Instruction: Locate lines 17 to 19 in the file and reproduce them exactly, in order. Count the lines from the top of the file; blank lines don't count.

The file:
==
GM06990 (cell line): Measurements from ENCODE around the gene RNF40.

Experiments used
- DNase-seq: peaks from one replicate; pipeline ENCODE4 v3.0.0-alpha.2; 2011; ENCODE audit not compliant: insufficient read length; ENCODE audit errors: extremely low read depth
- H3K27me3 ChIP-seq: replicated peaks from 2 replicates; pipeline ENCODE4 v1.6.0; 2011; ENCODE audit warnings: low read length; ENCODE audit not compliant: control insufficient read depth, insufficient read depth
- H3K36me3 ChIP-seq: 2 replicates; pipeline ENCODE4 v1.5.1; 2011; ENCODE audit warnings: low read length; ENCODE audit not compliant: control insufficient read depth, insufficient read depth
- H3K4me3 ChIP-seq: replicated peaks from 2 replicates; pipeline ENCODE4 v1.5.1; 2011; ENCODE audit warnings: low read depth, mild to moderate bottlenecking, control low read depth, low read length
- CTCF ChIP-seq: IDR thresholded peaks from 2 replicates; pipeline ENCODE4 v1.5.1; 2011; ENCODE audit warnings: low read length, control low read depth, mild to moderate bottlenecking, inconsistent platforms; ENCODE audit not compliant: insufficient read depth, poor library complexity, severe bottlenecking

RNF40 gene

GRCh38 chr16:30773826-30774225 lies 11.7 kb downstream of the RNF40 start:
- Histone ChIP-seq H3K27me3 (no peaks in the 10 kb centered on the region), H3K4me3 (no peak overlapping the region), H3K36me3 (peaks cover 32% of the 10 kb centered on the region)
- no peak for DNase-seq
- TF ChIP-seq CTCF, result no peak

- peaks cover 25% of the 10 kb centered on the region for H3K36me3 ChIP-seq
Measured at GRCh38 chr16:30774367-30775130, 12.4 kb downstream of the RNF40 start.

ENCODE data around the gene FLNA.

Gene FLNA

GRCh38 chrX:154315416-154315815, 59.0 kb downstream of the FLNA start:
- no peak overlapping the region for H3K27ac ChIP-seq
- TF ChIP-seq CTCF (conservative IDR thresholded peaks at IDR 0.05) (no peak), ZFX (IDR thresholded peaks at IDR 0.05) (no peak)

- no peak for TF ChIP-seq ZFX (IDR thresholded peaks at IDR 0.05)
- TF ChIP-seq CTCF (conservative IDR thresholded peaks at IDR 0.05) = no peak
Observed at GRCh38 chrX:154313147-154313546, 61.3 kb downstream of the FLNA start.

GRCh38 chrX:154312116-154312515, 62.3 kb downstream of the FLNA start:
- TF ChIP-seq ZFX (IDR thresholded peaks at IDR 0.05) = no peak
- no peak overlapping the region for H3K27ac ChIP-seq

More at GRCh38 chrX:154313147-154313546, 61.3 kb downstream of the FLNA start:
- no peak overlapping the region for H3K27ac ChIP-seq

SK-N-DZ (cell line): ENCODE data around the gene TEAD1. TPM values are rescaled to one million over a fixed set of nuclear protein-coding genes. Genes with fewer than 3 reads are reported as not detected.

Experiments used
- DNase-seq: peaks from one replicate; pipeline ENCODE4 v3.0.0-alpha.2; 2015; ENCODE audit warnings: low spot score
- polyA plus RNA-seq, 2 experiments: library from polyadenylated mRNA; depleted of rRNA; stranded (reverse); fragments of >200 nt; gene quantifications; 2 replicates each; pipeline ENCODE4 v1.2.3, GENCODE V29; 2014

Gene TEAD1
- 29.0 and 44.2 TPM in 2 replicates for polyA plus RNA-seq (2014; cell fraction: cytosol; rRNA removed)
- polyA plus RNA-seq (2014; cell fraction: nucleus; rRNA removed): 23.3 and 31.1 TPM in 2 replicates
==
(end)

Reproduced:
GRCh38 chrX:154315416-154315815, 59.0 kb downstream of the FLNA start:
- no peak overlapping the region for H3K27ac ChIP-seq
- TF ChIP-seq CTCF (conservative IDR thresholded peaks at IDR 0.05) (no peak), ZFX (IDR thresholded peaks at IDR 0.05) (no peak)